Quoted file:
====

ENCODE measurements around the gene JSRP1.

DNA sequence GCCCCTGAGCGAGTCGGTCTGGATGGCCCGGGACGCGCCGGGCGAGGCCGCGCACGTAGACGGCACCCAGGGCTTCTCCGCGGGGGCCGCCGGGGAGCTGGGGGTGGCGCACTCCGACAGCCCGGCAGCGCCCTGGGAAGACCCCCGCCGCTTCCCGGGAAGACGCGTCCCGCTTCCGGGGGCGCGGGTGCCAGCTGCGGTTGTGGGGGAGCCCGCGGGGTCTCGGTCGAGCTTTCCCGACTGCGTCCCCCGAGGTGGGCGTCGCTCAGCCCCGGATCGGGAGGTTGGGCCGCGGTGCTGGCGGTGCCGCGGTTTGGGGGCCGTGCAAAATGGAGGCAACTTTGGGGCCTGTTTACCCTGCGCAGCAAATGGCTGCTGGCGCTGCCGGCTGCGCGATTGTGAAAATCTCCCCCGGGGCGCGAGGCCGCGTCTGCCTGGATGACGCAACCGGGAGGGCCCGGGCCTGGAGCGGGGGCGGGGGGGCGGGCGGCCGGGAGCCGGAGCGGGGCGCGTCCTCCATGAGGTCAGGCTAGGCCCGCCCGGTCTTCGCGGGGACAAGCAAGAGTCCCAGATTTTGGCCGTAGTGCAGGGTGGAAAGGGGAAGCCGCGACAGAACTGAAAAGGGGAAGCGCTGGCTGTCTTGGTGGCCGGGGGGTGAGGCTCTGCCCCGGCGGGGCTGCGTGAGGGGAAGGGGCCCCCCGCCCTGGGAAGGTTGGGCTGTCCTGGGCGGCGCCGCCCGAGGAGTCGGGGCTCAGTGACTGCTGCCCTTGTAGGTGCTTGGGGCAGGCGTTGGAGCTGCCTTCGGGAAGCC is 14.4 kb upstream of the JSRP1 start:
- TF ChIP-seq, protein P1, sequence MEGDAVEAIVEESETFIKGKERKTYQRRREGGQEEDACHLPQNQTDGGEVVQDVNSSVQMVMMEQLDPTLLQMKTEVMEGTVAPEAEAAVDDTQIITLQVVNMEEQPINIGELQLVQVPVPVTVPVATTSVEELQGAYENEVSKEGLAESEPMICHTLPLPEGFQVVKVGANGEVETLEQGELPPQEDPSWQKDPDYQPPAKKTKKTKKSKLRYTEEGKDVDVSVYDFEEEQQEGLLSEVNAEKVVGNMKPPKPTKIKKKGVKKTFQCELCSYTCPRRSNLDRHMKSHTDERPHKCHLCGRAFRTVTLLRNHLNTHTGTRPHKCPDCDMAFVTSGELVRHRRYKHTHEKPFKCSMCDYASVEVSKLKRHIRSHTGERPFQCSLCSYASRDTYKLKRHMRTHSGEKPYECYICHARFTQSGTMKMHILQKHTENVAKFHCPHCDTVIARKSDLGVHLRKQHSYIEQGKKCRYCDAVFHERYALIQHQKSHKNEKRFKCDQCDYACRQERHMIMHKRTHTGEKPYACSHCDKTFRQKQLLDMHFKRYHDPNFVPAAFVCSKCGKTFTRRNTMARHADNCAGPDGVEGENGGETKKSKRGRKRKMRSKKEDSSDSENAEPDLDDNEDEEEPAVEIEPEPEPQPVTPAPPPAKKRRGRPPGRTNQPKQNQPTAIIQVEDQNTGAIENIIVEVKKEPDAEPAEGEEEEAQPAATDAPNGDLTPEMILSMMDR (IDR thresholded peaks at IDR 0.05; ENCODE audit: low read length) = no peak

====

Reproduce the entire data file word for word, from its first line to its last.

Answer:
ENCODE measurements around the gene JSRP1.

DNA sequence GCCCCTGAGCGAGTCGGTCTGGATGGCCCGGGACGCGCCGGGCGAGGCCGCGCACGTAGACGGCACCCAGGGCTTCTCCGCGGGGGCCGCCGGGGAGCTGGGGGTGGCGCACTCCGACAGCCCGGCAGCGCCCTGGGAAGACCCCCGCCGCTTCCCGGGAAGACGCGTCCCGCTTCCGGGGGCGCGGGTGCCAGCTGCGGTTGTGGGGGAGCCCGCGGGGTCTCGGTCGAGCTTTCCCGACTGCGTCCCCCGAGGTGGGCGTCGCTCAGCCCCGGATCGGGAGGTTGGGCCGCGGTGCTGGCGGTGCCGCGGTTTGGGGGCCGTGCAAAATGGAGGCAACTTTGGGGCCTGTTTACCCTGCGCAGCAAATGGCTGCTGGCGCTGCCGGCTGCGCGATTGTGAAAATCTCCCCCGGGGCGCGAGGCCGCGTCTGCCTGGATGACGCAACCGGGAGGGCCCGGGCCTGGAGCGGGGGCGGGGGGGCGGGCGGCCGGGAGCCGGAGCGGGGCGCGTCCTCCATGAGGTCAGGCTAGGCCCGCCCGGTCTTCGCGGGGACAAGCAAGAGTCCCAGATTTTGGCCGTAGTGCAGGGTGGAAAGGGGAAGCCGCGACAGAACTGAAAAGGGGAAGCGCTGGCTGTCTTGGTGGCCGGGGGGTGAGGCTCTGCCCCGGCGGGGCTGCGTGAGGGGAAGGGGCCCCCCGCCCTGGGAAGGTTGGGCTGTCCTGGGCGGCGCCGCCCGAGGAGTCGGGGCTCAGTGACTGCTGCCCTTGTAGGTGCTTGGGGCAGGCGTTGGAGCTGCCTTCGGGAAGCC is 14.4 kb upstream of the JSRP1 start:
- TF ChIP-seq, protein P1, sequence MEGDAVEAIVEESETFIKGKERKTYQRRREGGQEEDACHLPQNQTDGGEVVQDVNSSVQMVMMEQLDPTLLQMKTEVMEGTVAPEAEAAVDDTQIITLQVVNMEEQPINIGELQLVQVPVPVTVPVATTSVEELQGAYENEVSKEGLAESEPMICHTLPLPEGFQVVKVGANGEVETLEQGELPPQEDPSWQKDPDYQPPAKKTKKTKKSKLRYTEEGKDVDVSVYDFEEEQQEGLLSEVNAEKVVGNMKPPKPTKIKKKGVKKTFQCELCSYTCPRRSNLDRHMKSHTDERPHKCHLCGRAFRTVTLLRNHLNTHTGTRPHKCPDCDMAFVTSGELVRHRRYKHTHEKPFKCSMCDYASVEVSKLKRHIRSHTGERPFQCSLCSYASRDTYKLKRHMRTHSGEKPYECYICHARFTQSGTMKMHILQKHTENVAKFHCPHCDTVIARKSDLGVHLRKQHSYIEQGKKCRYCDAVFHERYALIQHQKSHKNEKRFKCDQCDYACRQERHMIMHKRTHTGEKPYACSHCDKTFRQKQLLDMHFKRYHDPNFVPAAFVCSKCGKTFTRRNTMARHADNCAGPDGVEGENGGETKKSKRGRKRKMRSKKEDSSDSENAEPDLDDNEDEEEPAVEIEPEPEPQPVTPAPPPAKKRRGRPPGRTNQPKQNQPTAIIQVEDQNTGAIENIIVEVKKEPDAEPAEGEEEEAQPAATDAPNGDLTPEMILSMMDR (IDR thresholded peaks at IDR 0.05; ENCODE audit: low read length) = no peak